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I've been experimenting with the compass and gyroscope on iPhone 4 and would like some help with an issue I'm having. I want to compensate for the slowness of the compass by using data from the gyroscope.

Using CMMotionManager and its CMDeviceMotion object (motionManager.deviceMotion), I get the CMAttitude object. Correct me if I'm wrong (please), but here is what I've deduced from the CMAttitude object's yaw property (I don't need pitch nor roll for my purposes):

  • yaw ranges from 0 to PI when the phone is pointing downwards (as indicated by deviceMotion.gravity.z) and swinging counterclockwise and 0 to -PI when swung clockwise
  • when the device is pointing upwards, yaw ranges from -PI to 0 and PI to 0, respectively
  • and from the compass data (I'm using locationManager.heading.magneticHeading), I see that the compass gives values from 0 to 360, with the value increasing when swinging clockwise

All right, so using all of this information together, I'm able to get a value I call horizontal that, regardless of whether the device is pointing up or down, will give values from 0 to 360 and increase when the device is swung clockwise (though I am still having trouble when deviceManager.gravity.z is around 0 -- the yaw value freaks out at this gravity.z value).

It seems to me that I could "synchronize" the horizontal and magneticHeading values, using a calculated horizontal value that maps to magneticHeading, and "synchronize" the horizontal value to magneticHeading when I feel the compass has "caught up."

So my questions:

  • Am I on the right track with this?
  • Am I using the gyro data from CMDeviceMotion properly and the assumptions I listed above correct?
  • Why might yaw freak out when gravity.z is around 0?

Thank you very much. I look forward to hearing your answers!

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4 Answers 4

up vote 18 down vote accepted
+25

Just trying to answer... correct me if i'm wrong..

1.Yes you are on the right track

2.gravity in CM is already "isolated" from user gravity (gravity value caused by user acceleration) thats why there is two gravity, the "gravity" and "userAcceleration" its on apple CM documentation // Note : not entirely isolated //

3. if you have a gravity 0 it mean that the coresponding axis is perpendicular with gravity. gravity.z is the iPhone screen thats why it -9.82m/s2 if you put on the desk with screen upright, actualy it hard to get 0 or maximum value of the gravity due to the sensor noise (it's normal, all sensor has a noise expecially cheap sensor).

what i do on my apps is I will switch my reference axis to other axis (in your case may be x or y) for certain limits, how the strategy is depend on the purpose or which side is your reference.

the other thing is, gyro is fast but its not stable, you need to re-calibrate the value for several interval. In my case every 5 second. I've experiment with gyro for calculating angle between two plane, i try with exacly 90 degree ruler and it will give an error about 0.5 degree every second try and keep increasing, but thats is mine, maybe others have a better method for avoid the error.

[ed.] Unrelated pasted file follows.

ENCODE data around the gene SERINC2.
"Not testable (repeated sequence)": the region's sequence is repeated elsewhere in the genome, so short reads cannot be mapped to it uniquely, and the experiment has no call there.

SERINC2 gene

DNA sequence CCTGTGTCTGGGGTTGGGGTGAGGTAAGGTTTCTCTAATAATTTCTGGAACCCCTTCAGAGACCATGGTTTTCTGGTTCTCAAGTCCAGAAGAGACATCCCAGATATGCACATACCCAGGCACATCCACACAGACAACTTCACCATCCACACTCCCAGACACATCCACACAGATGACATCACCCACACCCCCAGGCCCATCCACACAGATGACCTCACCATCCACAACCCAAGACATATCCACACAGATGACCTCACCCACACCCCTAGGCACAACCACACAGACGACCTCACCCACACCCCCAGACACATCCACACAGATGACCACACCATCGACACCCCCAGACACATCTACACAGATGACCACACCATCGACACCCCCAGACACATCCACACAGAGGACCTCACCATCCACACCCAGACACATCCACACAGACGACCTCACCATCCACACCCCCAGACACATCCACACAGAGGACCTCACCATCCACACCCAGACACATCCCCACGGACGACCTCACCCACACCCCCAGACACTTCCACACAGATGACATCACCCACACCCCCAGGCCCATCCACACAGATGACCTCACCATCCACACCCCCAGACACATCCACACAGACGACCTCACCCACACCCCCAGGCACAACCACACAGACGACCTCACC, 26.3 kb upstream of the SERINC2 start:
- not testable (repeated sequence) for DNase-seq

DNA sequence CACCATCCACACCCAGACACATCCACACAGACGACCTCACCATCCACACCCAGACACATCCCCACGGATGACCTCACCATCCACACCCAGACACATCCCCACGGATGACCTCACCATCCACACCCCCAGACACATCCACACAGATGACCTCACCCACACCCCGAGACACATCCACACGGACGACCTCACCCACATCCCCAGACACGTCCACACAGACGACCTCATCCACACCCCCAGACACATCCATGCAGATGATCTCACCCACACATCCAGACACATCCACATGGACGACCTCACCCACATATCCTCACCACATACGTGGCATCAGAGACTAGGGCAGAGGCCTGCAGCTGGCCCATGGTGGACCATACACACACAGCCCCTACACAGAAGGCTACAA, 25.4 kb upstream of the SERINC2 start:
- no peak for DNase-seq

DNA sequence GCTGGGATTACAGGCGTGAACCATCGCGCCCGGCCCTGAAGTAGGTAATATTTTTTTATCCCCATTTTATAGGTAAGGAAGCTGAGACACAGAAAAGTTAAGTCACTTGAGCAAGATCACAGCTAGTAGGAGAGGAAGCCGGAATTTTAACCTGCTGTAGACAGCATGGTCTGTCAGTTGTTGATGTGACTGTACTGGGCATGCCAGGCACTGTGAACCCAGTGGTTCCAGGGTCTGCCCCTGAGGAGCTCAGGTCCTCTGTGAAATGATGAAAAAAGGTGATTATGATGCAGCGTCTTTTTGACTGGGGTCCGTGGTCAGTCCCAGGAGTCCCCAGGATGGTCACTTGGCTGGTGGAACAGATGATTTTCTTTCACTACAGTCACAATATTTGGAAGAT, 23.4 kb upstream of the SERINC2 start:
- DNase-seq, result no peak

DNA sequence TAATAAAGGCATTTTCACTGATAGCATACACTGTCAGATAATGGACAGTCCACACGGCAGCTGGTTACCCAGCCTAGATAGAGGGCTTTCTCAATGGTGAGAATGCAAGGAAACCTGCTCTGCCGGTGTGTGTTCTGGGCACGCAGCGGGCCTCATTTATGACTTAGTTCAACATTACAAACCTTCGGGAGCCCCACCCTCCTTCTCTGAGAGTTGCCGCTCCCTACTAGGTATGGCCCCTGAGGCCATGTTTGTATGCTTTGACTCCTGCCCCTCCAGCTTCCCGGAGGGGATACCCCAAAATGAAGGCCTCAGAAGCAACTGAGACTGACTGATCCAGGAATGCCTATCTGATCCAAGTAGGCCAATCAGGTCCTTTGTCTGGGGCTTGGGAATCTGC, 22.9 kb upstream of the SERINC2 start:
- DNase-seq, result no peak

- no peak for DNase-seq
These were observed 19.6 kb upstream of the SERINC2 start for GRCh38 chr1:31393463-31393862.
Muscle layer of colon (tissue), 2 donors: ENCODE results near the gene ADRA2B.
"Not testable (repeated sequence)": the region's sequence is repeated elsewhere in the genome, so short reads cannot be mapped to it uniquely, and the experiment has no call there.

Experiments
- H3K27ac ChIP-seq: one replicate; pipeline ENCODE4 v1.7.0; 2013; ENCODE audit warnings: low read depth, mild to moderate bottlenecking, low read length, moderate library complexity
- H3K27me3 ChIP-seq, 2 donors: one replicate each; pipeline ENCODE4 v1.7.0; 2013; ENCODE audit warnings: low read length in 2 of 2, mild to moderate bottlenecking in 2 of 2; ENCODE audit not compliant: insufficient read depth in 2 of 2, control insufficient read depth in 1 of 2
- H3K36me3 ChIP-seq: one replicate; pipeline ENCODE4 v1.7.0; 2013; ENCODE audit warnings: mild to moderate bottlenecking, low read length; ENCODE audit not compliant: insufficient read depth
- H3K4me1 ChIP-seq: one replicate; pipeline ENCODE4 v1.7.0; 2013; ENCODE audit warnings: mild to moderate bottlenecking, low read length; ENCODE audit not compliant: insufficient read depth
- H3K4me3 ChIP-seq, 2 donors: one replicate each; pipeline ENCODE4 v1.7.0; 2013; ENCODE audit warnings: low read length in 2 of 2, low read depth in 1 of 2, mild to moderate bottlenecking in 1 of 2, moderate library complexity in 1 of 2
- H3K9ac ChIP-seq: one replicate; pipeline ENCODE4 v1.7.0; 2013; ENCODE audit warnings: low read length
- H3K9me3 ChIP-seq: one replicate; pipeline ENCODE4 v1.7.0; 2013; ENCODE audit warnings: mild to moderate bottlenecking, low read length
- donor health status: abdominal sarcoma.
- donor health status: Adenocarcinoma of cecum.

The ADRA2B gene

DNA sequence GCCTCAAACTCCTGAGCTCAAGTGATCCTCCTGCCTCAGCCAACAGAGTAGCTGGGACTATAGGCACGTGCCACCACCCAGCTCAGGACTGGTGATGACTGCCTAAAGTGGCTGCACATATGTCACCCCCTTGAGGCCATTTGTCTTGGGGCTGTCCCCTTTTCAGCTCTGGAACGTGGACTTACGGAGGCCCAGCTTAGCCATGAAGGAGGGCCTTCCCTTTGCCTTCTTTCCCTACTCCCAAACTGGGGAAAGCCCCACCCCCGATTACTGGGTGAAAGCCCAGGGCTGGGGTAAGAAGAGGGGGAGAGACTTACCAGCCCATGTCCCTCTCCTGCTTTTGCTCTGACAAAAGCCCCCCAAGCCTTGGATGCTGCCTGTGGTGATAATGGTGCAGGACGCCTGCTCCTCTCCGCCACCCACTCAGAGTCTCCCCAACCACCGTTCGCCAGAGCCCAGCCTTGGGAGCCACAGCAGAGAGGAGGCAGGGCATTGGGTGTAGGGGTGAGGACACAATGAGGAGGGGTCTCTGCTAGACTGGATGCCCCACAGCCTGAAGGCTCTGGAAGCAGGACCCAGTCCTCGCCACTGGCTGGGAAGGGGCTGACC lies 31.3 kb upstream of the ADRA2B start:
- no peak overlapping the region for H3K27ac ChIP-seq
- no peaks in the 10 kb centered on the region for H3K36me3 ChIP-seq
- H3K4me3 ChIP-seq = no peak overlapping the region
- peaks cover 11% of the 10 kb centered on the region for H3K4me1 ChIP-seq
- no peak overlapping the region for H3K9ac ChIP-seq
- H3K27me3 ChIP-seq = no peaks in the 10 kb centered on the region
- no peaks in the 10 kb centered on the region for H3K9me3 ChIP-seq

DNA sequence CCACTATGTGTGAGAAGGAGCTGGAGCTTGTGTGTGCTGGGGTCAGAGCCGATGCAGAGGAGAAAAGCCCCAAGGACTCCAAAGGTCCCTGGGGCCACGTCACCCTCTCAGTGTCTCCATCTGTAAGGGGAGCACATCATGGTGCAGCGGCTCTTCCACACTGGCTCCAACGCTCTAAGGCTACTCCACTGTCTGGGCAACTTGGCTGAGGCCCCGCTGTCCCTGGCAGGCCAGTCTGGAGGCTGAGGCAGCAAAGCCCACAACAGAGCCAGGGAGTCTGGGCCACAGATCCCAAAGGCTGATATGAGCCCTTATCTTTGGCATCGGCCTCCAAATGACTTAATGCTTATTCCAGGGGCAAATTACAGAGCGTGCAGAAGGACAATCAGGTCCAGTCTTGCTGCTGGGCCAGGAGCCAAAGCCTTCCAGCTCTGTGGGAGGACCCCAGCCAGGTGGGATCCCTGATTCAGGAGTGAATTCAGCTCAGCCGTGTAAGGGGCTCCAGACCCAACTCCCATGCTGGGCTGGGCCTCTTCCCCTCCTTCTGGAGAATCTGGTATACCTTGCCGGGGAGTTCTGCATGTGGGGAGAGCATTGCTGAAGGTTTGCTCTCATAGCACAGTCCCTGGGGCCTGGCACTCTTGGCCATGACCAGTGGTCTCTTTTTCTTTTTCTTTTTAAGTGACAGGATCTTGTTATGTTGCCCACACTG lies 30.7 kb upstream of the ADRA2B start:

below is my steps "

  1. Init
  2. Read gravity XYZ -> Xg Yg Zg
  3. Check if Xg < 0.25 If TRUE try Yg then Zg // Note 1 = 1g = 9.82 m/s^2
  4. Read the compass and gyro
  5. Configure and calibrate the gyro using the compass and calulate based on which axis i use in point 3.
  6. If 5 second is pass then recalibrate, read the compass
  7. If the the difference with gyro reading is > 5 degree skip recalibartion the gyro.
  8. If the the difference with gyro reading is < 5 degree calibrate the gyro using compass value

Note: for number 7 : is to check if the phone affected with magnetic field or near huge steel such or high voltage electrical line or in noisy and heavy equipment in factory plant.

Thats all... Hope this could help you... And sorry for my english..

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for initialization step, make sure prompt the user to stop a while. skip step 7 if your apps will not encounter steel or electricity, in my case i need it because it used on factory with a high voltage equipment and pipeline which is steel. –  FerryHtw Dec 13 '10 at 9:26

Here is an example of an iPhone app where the compass get compensated with the gyroscope. Code and project can be seen here: http://www.sundh.com/blog/2011/09/stabalize-compass-of-iphone-with-gyroscope/

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The direction of the yaw axis vector is undefined when in zero gravity (or free fall, or close enough).

In order to do synchronization while in motion, you need to create a filter for your "horizontal" value that has the same lag/delay response characteristics as the magnetic compass. Either that, or wait until motion stops long enough for both values to settle before recalculating the offset.

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Answer to question 1 is Yes, question 2 you are on the right track but you could use a variable name that is not 'horizontal', question 3 is answered by hotpaw2 and also a yaw in a chopper or helicopter at near zero altitude would alert the pilot with an alarm. There is a time lag because part of the software is local while there are other factors which can slow it down including access to a sensor for detecting magnetic waves, the device position and direction, preparing the graphic output for the compass display, computing and outputting data from the gyro and sensors through a relatively slow interface, using a general purpose handheld device not custom designed for the type of task being asked of it.

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